(Re)Producing Linguistic Hierarchies in the United States: Language Ideologies of Function and Form in Public Schools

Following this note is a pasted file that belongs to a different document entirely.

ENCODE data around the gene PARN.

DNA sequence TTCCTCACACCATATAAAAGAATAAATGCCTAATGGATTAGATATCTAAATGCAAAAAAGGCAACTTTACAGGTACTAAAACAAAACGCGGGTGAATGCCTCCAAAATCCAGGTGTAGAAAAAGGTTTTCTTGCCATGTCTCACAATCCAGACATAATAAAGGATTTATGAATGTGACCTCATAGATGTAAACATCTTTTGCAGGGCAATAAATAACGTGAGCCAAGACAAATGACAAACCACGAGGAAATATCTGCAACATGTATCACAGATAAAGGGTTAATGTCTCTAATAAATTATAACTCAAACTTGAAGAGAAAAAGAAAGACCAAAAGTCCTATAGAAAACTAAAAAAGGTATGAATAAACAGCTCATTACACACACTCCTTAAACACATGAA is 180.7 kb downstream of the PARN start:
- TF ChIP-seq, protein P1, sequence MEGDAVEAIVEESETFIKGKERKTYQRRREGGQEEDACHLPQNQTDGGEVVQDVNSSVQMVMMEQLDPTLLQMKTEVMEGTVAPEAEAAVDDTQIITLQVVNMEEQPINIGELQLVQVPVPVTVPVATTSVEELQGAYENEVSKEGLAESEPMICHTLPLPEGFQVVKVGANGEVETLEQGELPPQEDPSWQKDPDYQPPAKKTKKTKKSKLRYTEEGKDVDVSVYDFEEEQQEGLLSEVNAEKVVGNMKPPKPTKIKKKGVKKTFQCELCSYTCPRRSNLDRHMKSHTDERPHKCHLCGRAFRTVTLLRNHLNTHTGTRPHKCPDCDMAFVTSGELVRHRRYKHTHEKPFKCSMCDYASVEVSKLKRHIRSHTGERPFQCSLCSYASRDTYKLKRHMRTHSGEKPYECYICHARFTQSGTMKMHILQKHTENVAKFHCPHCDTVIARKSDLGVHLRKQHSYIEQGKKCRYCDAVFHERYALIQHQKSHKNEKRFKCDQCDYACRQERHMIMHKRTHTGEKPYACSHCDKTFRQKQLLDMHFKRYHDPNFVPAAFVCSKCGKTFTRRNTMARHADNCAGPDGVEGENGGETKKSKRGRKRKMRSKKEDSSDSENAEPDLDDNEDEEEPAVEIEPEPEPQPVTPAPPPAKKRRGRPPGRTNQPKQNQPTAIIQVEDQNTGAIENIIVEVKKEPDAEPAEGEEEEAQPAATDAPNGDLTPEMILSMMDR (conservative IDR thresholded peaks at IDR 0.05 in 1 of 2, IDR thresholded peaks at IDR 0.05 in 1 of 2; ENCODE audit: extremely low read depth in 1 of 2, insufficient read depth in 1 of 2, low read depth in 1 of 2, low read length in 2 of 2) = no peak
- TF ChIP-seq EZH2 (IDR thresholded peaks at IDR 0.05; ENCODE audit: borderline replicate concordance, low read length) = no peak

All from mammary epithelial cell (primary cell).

In an attempt to further understand the unfolding effects of Arizona’s anti-bilingual education law passed in 2000 (Proposition 203), this article examines the generation and perpetuation of language ideologies in public schools with predominant language-minority student populations. Through depictions of language use in terms of academic (under)achievement and economic advancement, educators and immigrant students from an urban Arizona school district exhibit distinct ideologies toward the function and form of both English and Spanish.
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